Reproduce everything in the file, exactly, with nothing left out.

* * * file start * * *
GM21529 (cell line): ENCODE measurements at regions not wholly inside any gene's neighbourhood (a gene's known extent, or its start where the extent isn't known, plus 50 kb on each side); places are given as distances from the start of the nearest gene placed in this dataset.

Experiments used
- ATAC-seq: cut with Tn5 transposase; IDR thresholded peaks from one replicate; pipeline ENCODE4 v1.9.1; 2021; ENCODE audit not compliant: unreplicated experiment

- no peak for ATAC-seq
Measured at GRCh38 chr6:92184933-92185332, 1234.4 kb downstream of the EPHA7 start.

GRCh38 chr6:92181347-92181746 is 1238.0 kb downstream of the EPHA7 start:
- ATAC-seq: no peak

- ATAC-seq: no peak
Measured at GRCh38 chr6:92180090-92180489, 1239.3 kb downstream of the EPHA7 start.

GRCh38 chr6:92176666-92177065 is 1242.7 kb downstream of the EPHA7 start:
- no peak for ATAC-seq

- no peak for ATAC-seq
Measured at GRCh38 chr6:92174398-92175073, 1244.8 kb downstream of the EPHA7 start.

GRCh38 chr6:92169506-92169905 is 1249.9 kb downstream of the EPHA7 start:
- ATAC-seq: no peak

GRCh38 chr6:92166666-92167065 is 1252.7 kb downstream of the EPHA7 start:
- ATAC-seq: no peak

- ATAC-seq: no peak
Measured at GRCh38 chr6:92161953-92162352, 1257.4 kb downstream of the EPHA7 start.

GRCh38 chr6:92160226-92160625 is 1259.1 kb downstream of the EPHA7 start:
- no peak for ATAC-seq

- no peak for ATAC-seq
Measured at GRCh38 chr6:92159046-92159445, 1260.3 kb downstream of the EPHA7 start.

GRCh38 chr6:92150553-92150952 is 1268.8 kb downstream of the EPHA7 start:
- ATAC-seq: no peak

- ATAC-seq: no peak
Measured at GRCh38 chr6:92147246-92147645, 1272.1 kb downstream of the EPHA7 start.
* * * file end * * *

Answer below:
GM21529 (cell line): ENCODE measurements at regions not wholly inside any gene's neighbourhood (a gene's known extent, or its start where the extent isn't known, plus 50 kb on each side); places are given as distances from the start of the nearest gene placed in this dataset.

Experiments used
- ATAC-seq: cut with Tn5 transposase; IDR thresholded peaks from one replicate; pipeline ENCODE4 v1.9.1; 2021; ENCODE audit not compliant: unreplicated experiment

- no peak for ATAC-seq
Measured at GRCh38 chr6:92184933-92185332, 1234.4 kb downstream of the EPHA7 start.

GRCh38 chr6:92181347-92181746 is 1238.0 kb downstream of the EPHA7 start:
- ATAC-seq: no peak

- ATAC-seq: no peak
Measured at GRCh38 chr6:92180090-92180489, 1239.3 kb downstream of the EPHA7 start.

GRCh38 chr6:92176666-92177065 is 1242.7 kb downstream of the EPHA7 start:
- no peak for ATAC-seq

- no peak for ATAC-seq
Measured at GRCh38 chr6:92174398-92175073, 1244.8 kb downstream of the EPHA7 start.

GRCh38 chr6:92169506-92169905 is 1249.9 kb downstream of the EPHA7 start:
- ATAC-seq: no peak

GRCh38 chr6:92166666-92167065 is 1252.7 kb downstream of the EPHA7 start:
- ATAC-seq: no peak

- ATAC-seq: no peak
Measured at GRCh38 chr6:92161953-92162352, 1257.4 kb downstream of the EPHA7 start.

GRCh38 chr6:92160226-92160625 is 1259.1 kb downstream of the EPHA7 start:
- no peak for ATAC-seq

- no peak for ATAC-seq
Measured at GRCh38 chr6:92159046-92159445, 1260.3 kb downstream of the EPHA7 start.

GRCh38 chr6:92150553-92150952 is 1268.8 kb downstream of the EPHA7 start:
- ATAC-seq: no peak

- ATAC-seq: no peak
Measured at GRCh38 chr6:92147246-92147645, 1272.1 kb downstream of the EPHA7 start.